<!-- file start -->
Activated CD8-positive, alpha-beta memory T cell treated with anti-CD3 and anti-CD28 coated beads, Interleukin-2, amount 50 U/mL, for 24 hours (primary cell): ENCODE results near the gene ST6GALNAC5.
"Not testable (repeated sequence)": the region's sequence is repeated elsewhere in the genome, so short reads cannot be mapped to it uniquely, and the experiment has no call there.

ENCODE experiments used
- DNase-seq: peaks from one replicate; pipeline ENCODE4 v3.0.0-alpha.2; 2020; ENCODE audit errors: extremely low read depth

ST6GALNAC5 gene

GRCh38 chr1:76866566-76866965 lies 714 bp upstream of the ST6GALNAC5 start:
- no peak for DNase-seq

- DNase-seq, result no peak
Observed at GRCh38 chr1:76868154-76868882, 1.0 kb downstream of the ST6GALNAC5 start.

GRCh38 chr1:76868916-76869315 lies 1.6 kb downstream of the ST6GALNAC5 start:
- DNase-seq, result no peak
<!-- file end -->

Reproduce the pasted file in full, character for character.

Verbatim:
Activated CD8-positive, alpha-beta memory T cell treated with anti-CD3 and anti-CD28 coated beads, Interleukin-2, amount 50 U/mL, for 24 hours (primary cell): ENCODE results near the gene ST6GALNAC5.
"Not testable (repeated sequence)": the region's sequence is repeated elsewhere in the genome, so short reads cannot be mapped to it uniquely, and the experiment has no call there.

ENCODE experiments used
- DNase-seq: peaks from one replicate; pipeline ENCODE4 v3.0.0-alpha.2; 2020; ENCODE audit errors: extremely low read depth

ST6GALNAC5 gene

GRCh38 chr1:76866566-76866965 lies 714 bp upstream of the ST6GALNAC5 start:
- no peak for DNase-seq

- DNase-seq, result no peak
Observed at GRCh38 chr1:76868154-76868882, 1.0 kb downstream of the ST6GALNAC5 start.

GRCh38 chr1:76868916-76869315 lies 1.6 kb downstream of the ST6GALNAC5 start:
- DNase-seq, result no peak